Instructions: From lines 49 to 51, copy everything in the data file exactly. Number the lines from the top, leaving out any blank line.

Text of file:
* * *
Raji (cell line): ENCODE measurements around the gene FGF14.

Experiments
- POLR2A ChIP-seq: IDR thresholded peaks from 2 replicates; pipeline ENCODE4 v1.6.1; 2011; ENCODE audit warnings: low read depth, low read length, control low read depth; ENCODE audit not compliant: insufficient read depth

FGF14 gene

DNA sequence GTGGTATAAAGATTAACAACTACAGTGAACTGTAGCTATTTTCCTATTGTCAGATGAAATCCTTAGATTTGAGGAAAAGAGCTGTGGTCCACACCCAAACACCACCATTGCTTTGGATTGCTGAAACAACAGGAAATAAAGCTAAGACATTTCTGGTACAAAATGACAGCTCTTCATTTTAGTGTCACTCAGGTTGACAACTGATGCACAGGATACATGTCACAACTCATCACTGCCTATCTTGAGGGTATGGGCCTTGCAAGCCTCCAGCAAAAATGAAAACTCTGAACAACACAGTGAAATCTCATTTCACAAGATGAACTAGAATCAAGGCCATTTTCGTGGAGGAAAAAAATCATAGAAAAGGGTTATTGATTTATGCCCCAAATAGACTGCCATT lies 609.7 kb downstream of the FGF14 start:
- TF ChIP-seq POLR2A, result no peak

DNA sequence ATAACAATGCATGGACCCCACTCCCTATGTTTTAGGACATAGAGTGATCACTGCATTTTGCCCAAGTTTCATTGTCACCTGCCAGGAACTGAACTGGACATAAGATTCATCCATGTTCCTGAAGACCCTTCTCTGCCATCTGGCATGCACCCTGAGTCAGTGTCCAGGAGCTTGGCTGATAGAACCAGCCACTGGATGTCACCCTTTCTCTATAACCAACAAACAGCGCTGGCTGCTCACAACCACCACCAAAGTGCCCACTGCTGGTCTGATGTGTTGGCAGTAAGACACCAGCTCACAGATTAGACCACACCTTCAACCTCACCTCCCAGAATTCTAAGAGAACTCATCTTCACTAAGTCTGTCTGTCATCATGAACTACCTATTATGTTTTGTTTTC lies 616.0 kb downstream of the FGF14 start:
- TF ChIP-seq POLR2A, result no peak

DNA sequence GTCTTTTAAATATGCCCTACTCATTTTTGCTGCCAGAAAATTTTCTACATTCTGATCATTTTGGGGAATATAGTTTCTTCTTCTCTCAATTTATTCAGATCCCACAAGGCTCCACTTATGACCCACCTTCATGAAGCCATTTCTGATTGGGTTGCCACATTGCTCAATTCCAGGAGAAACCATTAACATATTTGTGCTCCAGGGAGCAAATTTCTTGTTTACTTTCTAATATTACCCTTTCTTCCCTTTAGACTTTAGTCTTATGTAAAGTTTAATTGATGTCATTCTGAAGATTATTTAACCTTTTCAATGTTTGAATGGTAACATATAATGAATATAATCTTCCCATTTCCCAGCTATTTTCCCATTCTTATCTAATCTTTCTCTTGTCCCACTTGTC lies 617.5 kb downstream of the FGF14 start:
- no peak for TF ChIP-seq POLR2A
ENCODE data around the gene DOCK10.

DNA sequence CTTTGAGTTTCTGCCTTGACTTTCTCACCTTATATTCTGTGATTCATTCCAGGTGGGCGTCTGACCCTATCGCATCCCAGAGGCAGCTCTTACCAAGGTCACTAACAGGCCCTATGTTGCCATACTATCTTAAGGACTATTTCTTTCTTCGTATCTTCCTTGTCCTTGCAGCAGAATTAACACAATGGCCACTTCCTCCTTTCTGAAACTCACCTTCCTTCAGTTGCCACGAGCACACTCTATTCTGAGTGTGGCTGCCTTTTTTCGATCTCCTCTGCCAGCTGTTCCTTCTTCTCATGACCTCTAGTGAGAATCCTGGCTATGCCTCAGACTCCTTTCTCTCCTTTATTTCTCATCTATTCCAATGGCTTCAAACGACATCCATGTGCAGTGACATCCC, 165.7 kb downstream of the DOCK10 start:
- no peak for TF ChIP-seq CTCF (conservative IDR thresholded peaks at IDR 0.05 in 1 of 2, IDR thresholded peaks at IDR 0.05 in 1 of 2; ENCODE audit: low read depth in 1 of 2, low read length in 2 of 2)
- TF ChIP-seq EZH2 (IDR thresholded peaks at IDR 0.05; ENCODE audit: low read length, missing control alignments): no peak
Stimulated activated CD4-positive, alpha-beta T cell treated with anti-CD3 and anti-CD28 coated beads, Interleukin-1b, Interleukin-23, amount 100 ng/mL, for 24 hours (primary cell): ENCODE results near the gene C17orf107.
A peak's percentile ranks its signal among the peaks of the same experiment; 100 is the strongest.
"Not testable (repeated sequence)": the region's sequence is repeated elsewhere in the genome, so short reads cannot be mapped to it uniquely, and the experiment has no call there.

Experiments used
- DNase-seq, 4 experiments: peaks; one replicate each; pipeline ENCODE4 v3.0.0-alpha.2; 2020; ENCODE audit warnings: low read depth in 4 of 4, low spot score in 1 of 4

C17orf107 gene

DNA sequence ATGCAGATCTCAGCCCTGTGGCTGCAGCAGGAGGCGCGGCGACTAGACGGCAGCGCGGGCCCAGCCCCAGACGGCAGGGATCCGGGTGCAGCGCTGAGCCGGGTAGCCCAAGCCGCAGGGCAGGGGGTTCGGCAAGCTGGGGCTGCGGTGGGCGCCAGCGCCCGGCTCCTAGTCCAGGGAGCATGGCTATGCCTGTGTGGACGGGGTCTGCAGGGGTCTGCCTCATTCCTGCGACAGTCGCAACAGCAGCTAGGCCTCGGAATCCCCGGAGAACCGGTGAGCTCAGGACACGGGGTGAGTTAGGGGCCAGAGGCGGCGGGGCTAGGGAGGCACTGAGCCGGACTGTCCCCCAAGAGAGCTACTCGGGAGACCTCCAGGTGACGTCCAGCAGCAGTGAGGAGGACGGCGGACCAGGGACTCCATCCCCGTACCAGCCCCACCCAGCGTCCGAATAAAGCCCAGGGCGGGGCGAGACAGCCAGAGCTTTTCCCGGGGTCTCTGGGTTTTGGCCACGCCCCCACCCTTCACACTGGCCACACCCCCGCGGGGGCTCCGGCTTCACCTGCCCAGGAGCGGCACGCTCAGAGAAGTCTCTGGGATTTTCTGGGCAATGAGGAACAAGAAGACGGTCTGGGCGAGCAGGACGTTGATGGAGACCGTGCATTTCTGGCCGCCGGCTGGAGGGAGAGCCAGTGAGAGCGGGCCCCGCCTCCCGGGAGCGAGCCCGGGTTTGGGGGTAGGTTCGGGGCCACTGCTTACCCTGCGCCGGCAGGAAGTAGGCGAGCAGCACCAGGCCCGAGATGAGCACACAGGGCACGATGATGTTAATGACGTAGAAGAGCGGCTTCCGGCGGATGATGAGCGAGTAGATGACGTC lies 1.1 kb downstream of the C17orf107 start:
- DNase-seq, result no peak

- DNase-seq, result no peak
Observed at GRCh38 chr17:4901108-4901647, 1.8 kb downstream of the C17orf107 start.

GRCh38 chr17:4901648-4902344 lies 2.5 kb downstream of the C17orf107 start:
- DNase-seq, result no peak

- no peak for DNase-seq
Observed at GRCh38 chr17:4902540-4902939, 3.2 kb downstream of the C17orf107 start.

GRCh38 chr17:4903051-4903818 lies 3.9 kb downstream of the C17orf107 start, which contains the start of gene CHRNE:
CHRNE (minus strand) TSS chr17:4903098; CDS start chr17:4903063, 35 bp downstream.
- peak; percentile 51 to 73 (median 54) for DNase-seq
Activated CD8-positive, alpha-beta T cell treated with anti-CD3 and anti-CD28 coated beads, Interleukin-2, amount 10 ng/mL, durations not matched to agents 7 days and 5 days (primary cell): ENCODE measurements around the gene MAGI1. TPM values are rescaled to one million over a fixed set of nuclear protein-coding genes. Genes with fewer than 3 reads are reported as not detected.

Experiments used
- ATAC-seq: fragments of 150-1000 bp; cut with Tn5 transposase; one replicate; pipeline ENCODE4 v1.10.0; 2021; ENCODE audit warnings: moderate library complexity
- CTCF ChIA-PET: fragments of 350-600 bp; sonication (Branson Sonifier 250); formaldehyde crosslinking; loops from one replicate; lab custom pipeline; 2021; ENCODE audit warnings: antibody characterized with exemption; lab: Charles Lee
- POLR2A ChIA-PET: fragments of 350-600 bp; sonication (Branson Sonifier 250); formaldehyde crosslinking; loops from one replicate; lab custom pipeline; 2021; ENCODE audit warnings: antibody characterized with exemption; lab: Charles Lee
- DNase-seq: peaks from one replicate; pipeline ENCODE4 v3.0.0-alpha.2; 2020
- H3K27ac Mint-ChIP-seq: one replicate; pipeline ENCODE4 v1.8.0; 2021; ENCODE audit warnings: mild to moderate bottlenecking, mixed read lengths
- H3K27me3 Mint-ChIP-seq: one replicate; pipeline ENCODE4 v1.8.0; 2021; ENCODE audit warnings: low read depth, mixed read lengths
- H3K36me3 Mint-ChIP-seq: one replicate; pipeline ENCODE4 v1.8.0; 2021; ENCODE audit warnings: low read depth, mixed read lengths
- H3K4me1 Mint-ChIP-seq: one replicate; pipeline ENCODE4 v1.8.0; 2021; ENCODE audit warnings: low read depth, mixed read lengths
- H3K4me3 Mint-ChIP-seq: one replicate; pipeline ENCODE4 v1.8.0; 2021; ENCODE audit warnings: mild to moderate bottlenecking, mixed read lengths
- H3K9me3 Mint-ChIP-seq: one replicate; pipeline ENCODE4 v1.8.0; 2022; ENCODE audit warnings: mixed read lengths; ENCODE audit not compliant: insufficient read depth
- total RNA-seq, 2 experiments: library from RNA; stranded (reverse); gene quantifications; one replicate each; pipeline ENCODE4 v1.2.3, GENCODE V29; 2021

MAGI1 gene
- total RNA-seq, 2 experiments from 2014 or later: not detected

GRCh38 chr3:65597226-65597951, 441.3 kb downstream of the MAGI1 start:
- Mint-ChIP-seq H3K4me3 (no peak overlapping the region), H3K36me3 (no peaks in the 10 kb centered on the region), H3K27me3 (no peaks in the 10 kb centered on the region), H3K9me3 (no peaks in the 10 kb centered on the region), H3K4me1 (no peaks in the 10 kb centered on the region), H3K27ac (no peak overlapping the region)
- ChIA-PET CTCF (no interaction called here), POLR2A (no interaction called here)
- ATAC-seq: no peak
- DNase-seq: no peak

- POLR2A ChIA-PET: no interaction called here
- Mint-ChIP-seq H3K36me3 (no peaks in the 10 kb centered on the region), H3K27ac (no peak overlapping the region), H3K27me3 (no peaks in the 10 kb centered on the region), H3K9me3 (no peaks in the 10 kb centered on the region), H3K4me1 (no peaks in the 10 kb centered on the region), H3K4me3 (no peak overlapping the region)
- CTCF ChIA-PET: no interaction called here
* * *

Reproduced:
- ChIA-PET CTCF (no interaction called here), POLR2A (no interaction called here)
- ATAC-seq: no peak
- DNase-seq: no peak